Marlene Walters earned a B.A. in Art from Mills College and became an award winning corporate graphic designer. She returned to her roots in fine art and studied with many notable painters including Van Waldron, in the lineage of Russian master painter Sergei Bongart.
Marlene’s paintings cover a wide range of subject matter. She works in series such as an on-going one that celebrates people going about their day-to-day activities, composing paintings to highlight both action and relationship in an impressionistic realism sometimes bordering the abstract.
Many of Marlene’s small paintings are studies of commonplace objects that pay tribute to the role of simple beauty in our lives, wherever it comes from–the natural world or the world of good, functional design.
Her most recent work extends her exploration into complex assemblages of archival prints of her own paintings on wood substrates. The collage works have a unique vibrancy through pattern and color. They range in size from intimate to monumental and each has an environmental connection that harkens back to her early years in a place that honored and utilized gifts of the earth.
Her paintings are regularly included in the juried American Artwork, the annually published review of new art. She has a loyal following of collectors, nationally and internationally. Marlene’s work has been shown throughout the Bay Area and beyond, including Desta Gallery in San Anselmo, Studio Gallery in San Francisco, Mythos Gallery in Berkeley, Epperson Gallery in Crockett, San Francisco Women Artists, Randy Higbee Gallery in Costa Mesa, the on-line American Artists Gallery and the Salamagundi Art Club in New York City.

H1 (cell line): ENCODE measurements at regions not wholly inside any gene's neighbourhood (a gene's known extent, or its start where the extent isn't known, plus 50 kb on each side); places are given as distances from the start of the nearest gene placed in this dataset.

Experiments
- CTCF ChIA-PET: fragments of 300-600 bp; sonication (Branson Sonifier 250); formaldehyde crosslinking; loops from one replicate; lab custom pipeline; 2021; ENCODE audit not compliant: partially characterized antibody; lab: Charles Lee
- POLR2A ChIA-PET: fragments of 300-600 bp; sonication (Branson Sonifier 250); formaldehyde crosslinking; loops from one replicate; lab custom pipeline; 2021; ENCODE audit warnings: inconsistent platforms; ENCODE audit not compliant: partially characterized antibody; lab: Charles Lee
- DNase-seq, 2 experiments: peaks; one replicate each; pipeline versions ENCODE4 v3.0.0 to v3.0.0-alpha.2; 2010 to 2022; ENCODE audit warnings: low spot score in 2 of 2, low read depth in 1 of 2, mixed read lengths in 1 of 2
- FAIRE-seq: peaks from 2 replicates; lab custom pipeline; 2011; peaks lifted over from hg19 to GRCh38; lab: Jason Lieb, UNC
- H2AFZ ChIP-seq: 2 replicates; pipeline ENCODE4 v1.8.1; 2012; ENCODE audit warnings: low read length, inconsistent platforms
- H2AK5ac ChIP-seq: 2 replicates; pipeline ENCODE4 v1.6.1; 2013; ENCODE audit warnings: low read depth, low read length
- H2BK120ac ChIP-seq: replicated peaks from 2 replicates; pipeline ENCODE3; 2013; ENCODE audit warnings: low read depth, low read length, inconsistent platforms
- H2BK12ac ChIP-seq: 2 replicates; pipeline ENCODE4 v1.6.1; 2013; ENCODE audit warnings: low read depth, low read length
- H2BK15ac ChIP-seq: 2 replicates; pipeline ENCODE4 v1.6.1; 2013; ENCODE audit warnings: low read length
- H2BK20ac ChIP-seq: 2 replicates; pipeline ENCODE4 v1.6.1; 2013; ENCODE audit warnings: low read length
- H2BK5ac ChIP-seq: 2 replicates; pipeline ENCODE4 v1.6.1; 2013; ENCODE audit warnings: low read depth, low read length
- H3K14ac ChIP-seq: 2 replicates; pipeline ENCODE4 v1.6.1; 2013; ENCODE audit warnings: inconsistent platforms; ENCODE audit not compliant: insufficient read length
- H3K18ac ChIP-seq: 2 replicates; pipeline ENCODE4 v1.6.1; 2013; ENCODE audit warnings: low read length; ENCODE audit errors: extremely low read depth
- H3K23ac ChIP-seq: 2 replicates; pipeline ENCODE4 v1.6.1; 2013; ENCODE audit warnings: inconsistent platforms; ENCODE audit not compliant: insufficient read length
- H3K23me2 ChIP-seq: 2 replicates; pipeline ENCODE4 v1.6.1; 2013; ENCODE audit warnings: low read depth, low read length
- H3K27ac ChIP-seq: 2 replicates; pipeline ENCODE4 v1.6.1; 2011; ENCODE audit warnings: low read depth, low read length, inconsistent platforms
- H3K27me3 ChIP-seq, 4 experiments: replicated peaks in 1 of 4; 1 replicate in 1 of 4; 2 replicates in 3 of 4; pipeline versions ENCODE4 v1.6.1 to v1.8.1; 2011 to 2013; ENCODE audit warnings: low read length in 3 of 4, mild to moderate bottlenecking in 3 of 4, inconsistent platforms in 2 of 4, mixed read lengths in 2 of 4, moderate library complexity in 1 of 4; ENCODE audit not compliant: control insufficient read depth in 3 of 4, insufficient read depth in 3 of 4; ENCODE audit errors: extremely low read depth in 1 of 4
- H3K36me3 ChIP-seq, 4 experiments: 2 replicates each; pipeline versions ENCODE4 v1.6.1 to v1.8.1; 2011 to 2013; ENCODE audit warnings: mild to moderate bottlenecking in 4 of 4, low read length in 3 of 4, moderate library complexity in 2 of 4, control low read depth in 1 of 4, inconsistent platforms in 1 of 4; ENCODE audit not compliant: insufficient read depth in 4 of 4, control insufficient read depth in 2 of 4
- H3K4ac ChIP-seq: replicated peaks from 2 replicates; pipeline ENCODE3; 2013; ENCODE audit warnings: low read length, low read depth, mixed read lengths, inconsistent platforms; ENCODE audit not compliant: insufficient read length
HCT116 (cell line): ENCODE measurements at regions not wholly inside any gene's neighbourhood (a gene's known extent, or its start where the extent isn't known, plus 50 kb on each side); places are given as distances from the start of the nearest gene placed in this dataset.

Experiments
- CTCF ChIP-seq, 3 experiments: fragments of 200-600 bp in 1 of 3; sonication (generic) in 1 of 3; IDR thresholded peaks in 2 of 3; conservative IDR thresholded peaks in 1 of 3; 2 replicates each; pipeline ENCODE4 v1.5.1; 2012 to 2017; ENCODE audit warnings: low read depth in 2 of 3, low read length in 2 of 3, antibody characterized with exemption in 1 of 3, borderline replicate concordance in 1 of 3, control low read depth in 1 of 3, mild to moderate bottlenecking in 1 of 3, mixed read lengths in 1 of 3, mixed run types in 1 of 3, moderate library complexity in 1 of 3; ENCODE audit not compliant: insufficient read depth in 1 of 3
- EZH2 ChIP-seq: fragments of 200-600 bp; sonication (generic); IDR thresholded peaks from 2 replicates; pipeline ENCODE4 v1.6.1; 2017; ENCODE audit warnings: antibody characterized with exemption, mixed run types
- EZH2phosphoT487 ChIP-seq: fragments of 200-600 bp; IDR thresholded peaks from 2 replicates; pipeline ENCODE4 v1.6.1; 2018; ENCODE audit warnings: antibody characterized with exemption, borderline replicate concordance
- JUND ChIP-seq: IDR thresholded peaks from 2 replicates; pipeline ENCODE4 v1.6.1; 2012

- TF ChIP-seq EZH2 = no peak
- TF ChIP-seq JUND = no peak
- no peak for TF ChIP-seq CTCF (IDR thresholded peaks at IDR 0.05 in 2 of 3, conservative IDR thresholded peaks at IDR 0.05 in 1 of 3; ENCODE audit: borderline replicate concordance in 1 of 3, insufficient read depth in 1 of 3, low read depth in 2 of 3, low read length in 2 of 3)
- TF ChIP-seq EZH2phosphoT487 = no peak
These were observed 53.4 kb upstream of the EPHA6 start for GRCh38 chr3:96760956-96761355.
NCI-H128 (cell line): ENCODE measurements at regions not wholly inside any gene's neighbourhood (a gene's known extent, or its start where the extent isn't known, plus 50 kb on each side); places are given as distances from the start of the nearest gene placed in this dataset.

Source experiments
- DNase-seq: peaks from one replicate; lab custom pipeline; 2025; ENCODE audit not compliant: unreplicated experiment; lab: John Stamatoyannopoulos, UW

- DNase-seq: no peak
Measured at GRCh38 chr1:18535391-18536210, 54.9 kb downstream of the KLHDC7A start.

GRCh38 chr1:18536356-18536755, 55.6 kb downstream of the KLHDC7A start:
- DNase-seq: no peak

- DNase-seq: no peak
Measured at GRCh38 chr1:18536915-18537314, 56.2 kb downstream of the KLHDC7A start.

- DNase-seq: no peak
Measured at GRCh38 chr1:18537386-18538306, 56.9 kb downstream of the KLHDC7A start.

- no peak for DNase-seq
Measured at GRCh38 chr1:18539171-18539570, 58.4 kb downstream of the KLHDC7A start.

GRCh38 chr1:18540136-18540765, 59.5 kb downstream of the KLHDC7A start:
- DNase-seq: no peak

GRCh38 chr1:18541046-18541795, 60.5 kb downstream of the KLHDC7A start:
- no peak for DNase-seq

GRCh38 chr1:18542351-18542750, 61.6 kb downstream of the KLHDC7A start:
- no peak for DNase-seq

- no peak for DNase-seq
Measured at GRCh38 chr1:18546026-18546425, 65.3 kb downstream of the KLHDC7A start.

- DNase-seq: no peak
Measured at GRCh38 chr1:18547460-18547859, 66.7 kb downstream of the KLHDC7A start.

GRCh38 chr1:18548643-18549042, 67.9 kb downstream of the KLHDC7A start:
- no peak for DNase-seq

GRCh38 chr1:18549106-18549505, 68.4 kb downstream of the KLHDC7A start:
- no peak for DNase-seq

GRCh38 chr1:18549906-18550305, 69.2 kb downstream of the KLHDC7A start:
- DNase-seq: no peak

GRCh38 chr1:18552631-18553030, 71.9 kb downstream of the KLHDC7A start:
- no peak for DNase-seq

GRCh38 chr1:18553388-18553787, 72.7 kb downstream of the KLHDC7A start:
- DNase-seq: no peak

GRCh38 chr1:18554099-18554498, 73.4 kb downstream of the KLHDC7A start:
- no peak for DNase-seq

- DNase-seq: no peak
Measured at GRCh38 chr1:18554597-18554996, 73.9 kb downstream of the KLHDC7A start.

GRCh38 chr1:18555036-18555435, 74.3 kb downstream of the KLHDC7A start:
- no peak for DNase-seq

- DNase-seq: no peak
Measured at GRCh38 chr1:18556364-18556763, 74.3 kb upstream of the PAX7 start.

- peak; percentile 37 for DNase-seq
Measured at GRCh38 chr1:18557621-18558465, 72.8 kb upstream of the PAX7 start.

I spent my first dozen years in a unique Southern California foothill community originally settled by nature-loving utopians. Drawing at the family table with doors open to the garden and the smell of freshly baked bread from the kitchen, I developed and have retained a deep appreciation for sensory connections in my art.
My lifelong interest in “things made of smaller things” includes mosaics of antiquity, ethnic quilts, rock walls and Australian aboriginal art. Added to those interests are influences including the sculptural work of Louise Nevelson whose wooden assemblages are intricate and puzzle-like; Mark Rothko, whose large color field studies evoke the psychology and spirituality of color; Willem de Kooning, for both color and kineticism; and El Anatsui whose complex monumental works have their own unique vibrancy through pattern and modern materials.
One day, after my usual materials in the studio had been put away, I saw a wooden crate of archival prints of my oil paintings and was struck by new possibility. Picking up my scissors, I cut into the soft paper prints and began to assemble the small pieces into what appeared to be nests, or maybe windows. My brushstrokes and color became newly evocative. It was exciting to see recognizable aspects of my paintings take root anew as intricate collage that brought out gesture, color, shape and spatial relationships. Over time my collage has grown in size and intricacy: some suggest musical rhythmic passages by contrasting the sizes and placement of pieces; others are layered to achieve softer and more subtle transitions. Each collage, in addition to acknowledging the sense of comfort that a nest provides and the sense of mystery/infinity a window suggests, has an environmental connection that harkens back to my early life in a place that honored and utilized gifts of the earth. As in the original paintings, color is highly naturalistic. My process is focused, meditative and time-intensive. Assembling the tiny abstractions of earlier paintings feels akin to seeking broader connections. It is a pleasure to show this new work at the beautiful Desta Gallery.